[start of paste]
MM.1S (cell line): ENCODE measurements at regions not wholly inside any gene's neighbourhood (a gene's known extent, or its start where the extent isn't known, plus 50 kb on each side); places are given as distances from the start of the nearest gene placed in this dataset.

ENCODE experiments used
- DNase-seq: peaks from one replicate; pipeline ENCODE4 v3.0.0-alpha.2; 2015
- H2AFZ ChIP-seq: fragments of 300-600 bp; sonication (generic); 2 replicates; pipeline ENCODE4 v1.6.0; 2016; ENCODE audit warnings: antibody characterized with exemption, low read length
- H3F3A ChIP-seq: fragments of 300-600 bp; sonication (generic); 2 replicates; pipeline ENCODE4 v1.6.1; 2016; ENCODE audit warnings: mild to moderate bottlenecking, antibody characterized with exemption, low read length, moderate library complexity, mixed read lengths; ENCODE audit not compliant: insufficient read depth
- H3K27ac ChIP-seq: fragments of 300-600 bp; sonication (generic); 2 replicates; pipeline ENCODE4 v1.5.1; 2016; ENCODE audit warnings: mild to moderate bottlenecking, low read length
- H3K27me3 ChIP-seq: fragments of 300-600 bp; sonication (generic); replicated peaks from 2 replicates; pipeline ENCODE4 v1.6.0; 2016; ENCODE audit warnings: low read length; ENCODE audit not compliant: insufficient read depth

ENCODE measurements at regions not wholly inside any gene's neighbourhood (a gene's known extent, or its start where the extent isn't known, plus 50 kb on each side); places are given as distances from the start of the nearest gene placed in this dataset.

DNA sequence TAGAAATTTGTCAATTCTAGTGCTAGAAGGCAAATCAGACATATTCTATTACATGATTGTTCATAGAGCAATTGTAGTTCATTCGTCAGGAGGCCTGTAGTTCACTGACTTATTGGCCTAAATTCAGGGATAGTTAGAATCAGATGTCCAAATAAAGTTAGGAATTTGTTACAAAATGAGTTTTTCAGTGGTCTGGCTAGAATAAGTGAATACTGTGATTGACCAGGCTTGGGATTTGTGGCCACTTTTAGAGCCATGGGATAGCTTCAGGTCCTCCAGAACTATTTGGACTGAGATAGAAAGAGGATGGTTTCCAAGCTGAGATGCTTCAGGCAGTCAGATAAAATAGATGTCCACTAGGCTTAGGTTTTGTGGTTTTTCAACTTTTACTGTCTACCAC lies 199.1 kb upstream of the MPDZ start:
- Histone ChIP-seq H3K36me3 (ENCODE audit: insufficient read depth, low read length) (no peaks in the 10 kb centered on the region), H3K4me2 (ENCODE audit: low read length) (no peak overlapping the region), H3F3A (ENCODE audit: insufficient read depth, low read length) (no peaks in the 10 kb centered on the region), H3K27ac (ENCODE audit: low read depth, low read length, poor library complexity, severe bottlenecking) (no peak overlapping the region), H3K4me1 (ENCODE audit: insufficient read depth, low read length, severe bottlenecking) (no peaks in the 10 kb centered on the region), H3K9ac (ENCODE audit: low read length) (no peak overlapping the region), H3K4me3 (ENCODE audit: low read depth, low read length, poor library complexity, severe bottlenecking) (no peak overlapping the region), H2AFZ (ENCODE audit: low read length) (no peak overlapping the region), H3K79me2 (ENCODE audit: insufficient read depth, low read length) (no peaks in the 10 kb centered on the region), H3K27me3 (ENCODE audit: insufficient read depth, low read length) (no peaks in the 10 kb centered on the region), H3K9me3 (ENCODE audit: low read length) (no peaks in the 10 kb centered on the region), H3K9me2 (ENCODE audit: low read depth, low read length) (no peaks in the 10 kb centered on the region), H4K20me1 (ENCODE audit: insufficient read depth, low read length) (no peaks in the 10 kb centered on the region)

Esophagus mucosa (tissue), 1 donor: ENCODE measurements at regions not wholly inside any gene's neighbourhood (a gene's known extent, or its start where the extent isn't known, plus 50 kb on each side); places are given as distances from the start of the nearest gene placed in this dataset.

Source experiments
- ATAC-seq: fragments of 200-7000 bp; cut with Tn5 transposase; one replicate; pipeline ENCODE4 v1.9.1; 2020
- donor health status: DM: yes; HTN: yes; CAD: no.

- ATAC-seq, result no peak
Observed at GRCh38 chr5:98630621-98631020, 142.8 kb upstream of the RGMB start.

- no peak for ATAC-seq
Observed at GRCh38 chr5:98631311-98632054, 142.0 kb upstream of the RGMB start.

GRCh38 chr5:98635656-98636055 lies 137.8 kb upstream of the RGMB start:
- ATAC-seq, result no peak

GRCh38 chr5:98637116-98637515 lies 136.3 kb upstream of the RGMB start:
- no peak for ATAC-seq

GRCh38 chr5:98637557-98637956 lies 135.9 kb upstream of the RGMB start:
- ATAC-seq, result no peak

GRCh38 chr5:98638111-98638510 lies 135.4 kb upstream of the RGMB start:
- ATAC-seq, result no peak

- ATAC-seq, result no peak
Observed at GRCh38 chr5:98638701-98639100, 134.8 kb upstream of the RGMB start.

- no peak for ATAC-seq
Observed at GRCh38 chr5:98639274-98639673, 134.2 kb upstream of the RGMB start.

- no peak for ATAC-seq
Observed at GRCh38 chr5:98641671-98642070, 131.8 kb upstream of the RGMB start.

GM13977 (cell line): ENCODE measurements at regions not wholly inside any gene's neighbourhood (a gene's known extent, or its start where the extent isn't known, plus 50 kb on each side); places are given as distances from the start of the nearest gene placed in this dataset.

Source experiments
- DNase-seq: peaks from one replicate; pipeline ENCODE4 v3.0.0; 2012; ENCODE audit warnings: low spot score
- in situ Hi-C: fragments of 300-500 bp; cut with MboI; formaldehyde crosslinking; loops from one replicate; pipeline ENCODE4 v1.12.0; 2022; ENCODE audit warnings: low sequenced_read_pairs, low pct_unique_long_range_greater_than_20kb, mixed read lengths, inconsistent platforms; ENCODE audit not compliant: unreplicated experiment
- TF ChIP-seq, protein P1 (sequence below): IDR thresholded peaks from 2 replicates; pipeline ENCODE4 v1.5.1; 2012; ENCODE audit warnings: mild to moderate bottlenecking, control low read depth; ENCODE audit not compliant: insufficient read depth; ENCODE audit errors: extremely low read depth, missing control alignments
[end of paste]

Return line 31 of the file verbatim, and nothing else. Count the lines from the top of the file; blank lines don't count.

- no peak for ATAC-seq